Over the last few days, I’ve been introduced to several great bands from around the world. One of them is a female fronted band from Barcelona, Spain called Ava Adore. Although they mention most of the classic grunge bands as influences, their sound definitely falls towards the metal side of grunge with more similarities to bands like TAD, Gruntruck and Soundgarden than Nirvana or Pearl Jam. Their EP simply titled II rocks hard and will really get your blood pumping. Although vocalist/guitarist Paola Bailey has a great voice, she’s somewhat buried in the mix. This is something that would usually bother me, but for reasons I can’t really explain, it seems to make Ava Adore sound louder and heavier because of this mixing decision.

The EP begins with the song Nomads. It’s a heavy upbeat rocker with cool guitar hooks. The song briefly breaks down into a trippy, mellow classic rock section before crashing back into the rockin’ riffs that conclude the song.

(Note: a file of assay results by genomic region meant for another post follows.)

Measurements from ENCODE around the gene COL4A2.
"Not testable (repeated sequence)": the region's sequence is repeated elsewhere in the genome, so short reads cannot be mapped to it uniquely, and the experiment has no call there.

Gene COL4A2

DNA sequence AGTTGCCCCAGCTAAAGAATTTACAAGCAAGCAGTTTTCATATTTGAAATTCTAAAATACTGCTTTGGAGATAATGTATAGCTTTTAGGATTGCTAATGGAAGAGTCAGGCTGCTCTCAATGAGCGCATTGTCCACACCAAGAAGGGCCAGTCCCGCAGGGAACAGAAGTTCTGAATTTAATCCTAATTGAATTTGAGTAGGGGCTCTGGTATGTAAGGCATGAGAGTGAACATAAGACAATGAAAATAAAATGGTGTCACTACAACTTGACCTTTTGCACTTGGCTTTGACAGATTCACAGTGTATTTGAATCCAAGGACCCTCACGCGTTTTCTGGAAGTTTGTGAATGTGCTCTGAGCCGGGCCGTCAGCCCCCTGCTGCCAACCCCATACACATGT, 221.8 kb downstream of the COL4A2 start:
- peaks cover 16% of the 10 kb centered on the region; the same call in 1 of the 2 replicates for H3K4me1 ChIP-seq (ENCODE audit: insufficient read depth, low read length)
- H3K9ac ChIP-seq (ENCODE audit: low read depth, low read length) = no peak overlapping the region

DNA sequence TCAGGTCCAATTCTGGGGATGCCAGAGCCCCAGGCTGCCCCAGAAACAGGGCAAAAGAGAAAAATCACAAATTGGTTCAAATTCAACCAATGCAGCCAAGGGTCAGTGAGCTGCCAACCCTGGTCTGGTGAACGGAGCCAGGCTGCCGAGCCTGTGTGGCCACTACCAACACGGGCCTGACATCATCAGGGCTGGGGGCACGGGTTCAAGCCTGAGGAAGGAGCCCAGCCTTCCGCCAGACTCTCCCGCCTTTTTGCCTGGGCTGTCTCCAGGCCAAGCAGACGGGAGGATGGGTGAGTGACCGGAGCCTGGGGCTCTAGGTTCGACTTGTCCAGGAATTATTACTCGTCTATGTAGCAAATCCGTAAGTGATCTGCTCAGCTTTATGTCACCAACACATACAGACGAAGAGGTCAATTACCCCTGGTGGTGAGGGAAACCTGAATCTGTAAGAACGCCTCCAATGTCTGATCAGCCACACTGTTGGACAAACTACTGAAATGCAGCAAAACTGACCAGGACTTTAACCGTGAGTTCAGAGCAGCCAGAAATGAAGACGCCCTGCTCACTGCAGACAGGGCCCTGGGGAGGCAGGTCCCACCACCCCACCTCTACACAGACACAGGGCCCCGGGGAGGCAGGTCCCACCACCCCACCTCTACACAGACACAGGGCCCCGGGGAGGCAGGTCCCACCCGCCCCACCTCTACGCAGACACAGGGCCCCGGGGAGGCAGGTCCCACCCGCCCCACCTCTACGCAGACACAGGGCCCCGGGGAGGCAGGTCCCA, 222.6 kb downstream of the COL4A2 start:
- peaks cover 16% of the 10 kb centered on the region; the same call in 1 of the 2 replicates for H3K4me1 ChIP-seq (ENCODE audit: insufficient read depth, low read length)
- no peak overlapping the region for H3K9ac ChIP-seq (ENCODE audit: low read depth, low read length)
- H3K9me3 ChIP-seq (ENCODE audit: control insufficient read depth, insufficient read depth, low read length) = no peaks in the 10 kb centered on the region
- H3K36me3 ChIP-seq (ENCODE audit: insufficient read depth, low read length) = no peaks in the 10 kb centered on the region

Turning Black is next on the EP.   I could easily hear a stoner rock band performing this song. It reminds me of Black Sabbath with its slower groove, fuzzy guitars and awesome riffs. This one is probably my favorite track on the EP, but that is difficult to say because all four songs are great.

The song Hold On shows that Ava Adore is just as capable of delivering a straight-up punk tune as they are of metal riffing. The band switches up the guitar tones to a much more brash sound that works well to get across an angry, aggressive urgency. The blistering guitar solo betrays the simplicity of the song and shows that despite the punk feel, the band behind it is very skilled on their instruments.

The EP ends with How To Trust, a song somewhat similar to an upbeat Foo Fighters track. This is another song where music is more complicated than your average grunge song, once again showing that these musicians are quite capable.

My biggest complaint about the EP is that there aren’t more songs! I would love to hear a full-length album from this band. I strongly recommend checking out this bands if you like metal, heavy grunge, or classic rock.

Here’s a link to their page on bandcamp.

Ganesa “The First Sigh” album review


Ganesa album “The First Sigh”